Whooeee! It all seems to work.
Having overhauled my old red 2003 Brompton and re-installed the Juliane Neuss recumbent kit, with a single chain drive to replace the old belt and chain setup, I’ve ridden it round the block and it all seems to work. Some detail work to do yet to get it running smoothly and make it fold properly but I think I’ve crossed the big hurdle of getting a chain drive to work.
The overhaul started with stripping the bike down to treat the rust patches with Kurust then paint with Hammerite Gloss in a cheerful yellow colour. The paint isn’t perfection but it’s pretty good for a backyard aerosol job, Hammerite gloss paint is very forgiving.
Then I refurbished the rear hinge which had seized up (having been previously worn and wobbly), cleaned up and lubricated everything else, removed all the gubbins associated with the belt drive and moved the mountain drive to the boom.
The scary bit was fitting a long chain. Would the Brompton Derailleur cope with it? Would my plan to use chain tubes to route the chain and allow it to fold work? A great deal to go wrong.
The bare chain was never going to work as the bottom section clashes with the front wheel but installing some chain tubes on a lash-up basis dealt with that and some fine tuning of the way the tubes were fastened to each other and the frame led to an installation that seemed to run OK on the maintenance stand.
That wire thingy on the upper chain tube came with the tube but I’ve ordered a more sophisticated “floating tube” gadget
Here’s the front end
And here’s some real magic. Having taken the bike off the stand, without thinking, I flipped the rear wheel under into the parked position
Could have been a disaster, I wasn’t paying attention at all, but see how the chain tubes keep everything under control. I need to make that top one splittable (we do that on our Hase Pino, it’s not rocket science) and I think I should be able to fold and unfold the chain and keep it all taut enough. I’ll probably make the bottom tube a long split one as well.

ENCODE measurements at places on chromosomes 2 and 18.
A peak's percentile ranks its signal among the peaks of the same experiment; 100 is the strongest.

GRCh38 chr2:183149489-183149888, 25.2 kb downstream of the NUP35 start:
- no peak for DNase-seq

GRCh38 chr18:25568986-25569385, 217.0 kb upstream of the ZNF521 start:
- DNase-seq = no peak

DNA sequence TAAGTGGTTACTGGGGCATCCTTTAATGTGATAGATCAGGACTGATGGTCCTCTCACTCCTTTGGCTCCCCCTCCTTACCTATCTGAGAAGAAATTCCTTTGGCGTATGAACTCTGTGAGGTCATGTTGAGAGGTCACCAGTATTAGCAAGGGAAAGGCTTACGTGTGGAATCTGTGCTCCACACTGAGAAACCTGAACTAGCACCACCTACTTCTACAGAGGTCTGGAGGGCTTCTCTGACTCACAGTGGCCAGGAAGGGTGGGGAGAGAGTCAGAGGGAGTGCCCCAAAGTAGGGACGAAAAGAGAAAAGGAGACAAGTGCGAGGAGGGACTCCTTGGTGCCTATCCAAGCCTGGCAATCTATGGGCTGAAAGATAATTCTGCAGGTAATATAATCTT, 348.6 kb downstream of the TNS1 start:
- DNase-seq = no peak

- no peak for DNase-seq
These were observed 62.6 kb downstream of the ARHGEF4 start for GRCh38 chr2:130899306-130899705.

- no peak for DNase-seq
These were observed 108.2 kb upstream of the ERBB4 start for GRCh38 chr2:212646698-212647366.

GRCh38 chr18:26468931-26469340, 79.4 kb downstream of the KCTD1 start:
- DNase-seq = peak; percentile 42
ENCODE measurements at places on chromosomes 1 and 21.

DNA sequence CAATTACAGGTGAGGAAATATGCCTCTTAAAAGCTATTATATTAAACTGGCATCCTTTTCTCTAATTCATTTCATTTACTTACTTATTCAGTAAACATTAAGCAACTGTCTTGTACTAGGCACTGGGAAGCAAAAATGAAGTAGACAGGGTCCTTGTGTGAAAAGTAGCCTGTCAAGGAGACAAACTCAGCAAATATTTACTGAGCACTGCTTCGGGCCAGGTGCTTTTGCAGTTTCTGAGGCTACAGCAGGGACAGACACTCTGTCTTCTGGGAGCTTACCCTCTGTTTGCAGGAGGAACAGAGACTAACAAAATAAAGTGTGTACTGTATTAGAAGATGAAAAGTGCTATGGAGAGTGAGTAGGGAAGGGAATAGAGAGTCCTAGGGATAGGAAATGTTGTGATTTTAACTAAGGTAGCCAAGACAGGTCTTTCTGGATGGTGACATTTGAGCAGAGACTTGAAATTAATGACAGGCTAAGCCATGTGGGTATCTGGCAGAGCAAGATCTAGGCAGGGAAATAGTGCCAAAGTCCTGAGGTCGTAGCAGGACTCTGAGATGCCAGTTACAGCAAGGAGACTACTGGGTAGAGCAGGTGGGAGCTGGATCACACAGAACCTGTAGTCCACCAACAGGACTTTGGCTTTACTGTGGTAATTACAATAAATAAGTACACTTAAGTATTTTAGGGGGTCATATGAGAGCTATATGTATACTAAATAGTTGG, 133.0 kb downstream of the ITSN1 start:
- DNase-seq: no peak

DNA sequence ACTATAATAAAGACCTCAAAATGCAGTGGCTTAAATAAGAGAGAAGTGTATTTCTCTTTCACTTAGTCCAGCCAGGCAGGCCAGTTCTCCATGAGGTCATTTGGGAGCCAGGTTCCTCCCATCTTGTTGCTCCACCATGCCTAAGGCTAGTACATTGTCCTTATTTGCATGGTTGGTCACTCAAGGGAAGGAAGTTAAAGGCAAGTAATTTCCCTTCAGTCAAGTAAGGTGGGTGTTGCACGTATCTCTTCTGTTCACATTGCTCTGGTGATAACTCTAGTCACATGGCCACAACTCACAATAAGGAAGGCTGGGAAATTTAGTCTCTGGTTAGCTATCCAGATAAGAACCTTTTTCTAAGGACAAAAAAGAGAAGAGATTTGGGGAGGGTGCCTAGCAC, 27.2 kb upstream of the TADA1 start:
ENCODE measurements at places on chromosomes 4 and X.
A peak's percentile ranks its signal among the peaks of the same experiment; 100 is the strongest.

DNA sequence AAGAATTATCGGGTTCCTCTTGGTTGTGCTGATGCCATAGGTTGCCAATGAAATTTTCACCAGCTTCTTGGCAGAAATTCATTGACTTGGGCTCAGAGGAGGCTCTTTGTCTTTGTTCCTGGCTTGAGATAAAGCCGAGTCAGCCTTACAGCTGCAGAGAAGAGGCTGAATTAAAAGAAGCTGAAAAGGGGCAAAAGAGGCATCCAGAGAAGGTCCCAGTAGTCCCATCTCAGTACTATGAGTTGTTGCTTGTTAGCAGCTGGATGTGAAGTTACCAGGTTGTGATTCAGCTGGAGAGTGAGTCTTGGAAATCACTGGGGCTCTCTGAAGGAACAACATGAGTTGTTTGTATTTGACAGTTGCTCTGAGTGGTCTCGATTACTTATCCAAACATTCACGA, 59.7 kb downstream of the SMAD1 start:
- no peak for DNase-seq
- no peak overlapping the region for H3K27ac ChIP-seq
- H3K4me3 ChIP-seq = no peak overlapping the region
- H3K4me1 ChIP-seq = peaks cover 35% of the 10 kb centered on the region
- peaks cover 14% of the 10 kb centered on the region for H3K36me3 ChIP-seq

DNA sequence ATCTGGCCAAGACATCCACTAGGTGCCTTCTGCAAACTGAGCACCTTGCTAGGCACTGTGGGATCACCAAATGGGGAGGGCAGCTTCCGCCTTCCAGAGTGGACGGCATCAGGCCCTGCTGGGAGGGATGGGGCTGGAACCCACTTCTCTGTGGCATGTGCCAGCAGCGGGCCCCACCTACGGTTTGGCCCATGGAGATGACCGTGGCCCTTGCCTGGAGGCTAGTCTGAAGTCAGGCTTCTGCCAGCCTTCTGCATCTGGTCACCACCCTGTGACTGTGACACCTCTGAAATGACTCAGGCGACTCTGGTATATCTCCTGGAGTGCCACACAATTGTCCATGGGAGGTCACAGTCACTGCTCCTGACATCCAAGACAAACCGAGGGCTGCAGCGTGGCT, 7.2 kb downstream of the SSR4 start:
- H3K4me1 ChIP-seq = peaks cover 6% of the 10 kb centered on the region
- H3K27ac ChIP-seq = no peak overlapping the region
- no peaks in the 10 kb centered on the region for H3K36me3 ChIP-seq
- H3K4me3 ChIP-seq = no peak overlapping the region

A few other details, here’s a clamp with a piece of stud used to hold the Mountain Drive torque arm steady. Thanks to Simon Koorn for suggesting how to do that.
Those pedals are some cheap folding pedals but I’ll probably fit a Brompton folding pedal on the left and a cage pedal on the right.
For anybody not familiar with the Juliane Neuss design, here’s how the boom mounts on the head tube.
I need to work on the gears, there’s an occasional skip which is probably due to fitting a new chain to worn sprockets, but I’d bought some new sprockets precisely for that purpose. It’s set up with SRAM narrow range 6-speed which goes well with the Mountain Drive to give 12 equally spaced gears.
However I have a spare Brompton Wide Range (BWR) hub and I’m probably going to fit that instead, when I first tried out the recumbent I felt it needed higher top gears as the steering is a bit twitchy and pedalling at a high cadence at speed was quite scary. On gentle downhills it gets up speed very fast so I want to take advantage of that. But I’ll leave it with the narrow range setup until I get used to it and everything working, the BWR requires a new set of learning to sort out the overlapping ratios between upper and lower range on the Mountain Dive.
Also for some reason the brakes are really not working well, I’ve got used to really good brakes on my newer Brompton, I think the front caliper on this one is the same as the current ones so I’ll experiment with better pads. I have some Swiss Stop Greens in the drawer and they are supposed to be excellent.
And you’ll see it has Kojaks, my first set. Well it is a bike for racing and I won’t be using it much for urban utility cycling.
So now I have two weeks to do the fine tuning and get my recumbent reflexes working, at the moment steering a straight line is not really working, especially at lower speeds. “Abeillaud”, a member of the french speaking Brompton Forum, has organised a recumbent team for the Brompton World Championships and Juliane herself will be riding with us so I need to make a decent job of it.